Factual Background Edit
The case involved an e-mail service provider, Interloc, Inc., that sold out-of-print books. According to the appellate court's ruling, Interloc used software to intercept and copy e-mail messages sent to its subscribers (who were dealers looking for buyers of rare and out-of-print books) by competitor Amazon.com. The e-mail was intercepted and copied prior to its delivery to the recipient so that Interloc officials could read the e-mails and obtain a competitive advantage over Amazon.com.
The court's majority opinion noted that the parties stipulated that, at all times that the Interloc software was performing operations on the e-mails, they existed in the random access memory or in hard drives within Interloc's computer system.
The case turned on the distinction between the e-mail being in transit, or in storage (and therefore governed by a different law). The government argued that the e-mails were copied contemporaneously with their transmission, and therefore were intercepted under the meaning of the Wiretap Act.
Appellate Court Proceedings Edit
On June 29, 2004, the First Circuit Court of Appeals ruled (2-1) that an e-mail service provider did not violate federal wiretapping statutes when it intercepted and read subscribers’ e-mails to obtain a competitive business advantage. The ruling upheld the decision of a lower court to dismiss the case.
Judges Torruella and Cyr concluded that the e-mails were in temporary storage in Interloc’s computer system, and therefore were not subject to the provisions of the Wiretap Act. They further stated that:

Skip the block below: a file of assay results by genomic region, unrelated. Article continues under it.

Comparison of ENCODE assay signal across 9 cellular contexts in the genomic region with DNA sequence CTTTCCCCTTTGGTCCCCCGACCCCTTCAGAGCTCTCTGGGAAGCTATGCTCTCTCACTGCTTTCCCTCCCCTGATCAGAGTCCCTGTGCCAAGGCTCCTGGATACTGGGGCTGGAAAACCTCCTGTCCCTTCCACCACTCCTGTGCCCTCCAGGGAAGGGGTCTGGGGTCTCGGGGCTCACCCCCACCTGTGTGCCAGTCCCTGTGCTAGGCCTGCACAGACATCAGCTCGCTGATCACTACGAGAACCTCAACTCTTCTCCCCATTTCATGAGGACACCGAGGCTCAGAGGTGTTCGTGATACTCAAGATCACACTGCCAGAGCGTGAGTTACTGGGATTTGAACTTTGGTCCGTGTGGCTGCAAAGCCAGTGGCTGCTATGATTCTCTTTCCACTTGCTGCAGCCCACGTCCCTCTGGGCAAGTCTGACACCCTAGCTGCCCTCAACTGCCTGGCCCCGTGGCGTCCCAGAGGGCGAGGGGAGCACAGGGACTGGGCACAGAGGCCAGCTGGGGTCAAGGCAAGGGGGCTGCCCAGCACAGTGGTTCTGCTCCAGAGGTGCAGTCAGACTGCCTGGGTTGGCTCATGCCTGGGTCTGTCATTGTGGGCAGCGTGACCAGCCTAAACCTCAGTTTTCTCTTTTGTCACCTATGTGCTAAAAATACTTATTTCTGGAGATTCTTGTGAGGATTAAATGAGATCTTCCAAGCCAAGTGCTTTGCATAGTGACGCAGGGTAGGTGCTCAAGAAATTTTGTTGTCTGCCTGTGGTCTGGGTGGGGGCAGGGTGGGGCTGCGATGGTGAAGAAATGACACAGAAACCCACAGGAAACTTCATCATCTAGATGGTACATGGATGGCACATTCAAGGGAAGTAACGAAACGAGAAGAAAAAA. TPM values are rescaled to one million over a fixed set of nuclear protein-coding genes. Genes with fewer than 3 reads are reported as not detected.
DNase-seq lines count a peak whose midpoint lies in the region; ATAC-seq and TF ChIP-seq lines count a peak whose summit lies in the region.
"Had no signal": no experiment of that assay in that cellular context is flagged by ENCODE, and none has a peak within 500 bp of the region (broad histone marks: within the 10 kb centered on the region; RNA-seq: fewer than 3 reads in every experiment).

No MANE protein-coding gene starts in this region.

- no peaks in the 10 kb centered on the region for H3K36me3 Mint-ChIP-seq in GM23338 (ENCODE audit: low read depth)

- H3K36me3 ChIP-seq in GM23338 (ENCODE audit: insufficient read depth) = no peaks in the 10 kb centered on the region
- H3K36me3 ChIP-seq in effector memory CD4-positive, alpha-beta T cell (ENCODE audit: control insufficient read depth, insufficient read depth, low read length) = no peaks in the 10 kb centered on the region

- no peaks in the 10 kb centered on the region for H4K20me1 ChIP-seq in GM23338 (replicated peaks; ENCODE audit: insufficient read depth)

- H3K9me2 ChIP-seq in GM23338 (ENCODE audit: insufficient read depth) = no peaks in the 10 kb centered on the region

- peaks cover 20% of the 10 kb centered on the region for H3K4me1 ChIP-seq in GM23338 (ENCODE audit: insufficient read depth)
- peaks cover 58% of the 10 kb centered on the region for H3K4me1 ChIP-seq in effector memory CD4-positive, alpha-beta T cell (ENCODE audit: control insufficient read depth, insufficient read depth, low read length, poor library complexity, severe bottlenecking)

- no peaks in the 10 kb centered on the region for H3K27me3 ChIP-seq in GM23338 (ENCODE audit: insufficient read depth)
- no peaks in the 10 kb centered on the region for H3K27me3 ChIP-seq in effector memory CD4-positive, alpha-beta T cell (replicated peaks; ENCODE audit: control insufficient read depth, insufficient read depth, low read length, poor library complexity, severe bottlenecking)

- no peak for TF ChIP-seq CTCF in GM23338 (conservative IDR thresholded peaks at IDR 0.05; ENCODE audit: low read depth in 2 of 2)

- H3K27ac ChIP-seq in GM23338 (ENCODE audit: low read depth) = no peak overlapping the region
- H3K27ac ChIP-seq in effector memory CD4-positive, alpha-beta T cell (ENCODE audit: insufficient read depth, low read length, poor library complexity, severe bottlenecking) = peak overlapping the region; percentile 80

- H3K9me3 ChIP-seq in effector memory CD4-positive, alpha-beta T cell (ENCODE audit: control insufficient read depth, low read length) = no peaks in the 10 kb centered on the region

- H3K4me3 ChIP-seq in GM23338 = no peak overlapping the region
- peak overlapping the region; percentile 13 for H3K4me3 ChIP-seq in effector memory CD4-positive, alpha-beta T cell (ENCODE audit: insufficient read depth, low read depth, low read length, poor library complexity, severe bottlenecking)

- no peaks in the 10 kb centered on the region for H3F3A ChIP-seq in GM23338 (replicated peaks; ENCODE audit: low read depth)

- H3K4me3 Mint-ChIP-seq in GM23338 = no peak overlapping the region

|“||We believe that the language of the statute makes clear that Congress meant to give lesser protection to electronic communications than wire and oral communication. Moreover, at this juncture, much of the protection may have been eviscerated by the realities of modern technology. . . . However, it is not the province of this court to graft meaning onto the statute where Congress has spoken plainly.||”|
In his dissent, Judge Lipez stated, conversely, that he did not believe Congress intended for e-mail that is temporarily stored as part of the transmission process to have less privacy than messages as they are in transit. He agreed with the government's contention that an "intercept" occurs between the time the author hits the "send" button and the message arrives in the recipient’s in-box. He concluded that:
|“||Councilman's approach to the Wiretap Act would undo decades of practice and precedent . . . and would essentially render the act irrelevant.... Since I find it inconceivable that Congress could have intended such a result merely by omitting the term 'electronic storage' from its definition of "electronic communication," I respectfully dissent.||”|
Appellate Court En Banc Rehearing Edit
The U.S. Department of Justice appealed the court's decision, and several civil liberties organizations filed a "friend of the court" brief in support of the government's appeal. In August 2005, the First Circuit Court of Appeals, sitting en banc, overturned the previous decision 5-2 and remanded the case to the trial court. The court held that:
|“|| Although the text of the statute does not specify whether the term "electronic communication" includes communications in electronic storage, the legislative history of the ECPA indicates that Congress intended the term to be defined broadly. Furthermore, that history confirms that Congress did not intend, by including electronic storage within the definition of wire communications, to thereby exclude electronic storage from the definition of electronic communications.
[T]he term 'electronic communication' includes transient electronic storage that is intrinsic to the communication process, and hence that interception of an e-mail in such storage is an offense under the Wiretap Act.
On remand, Councilman was acquitted by a jury.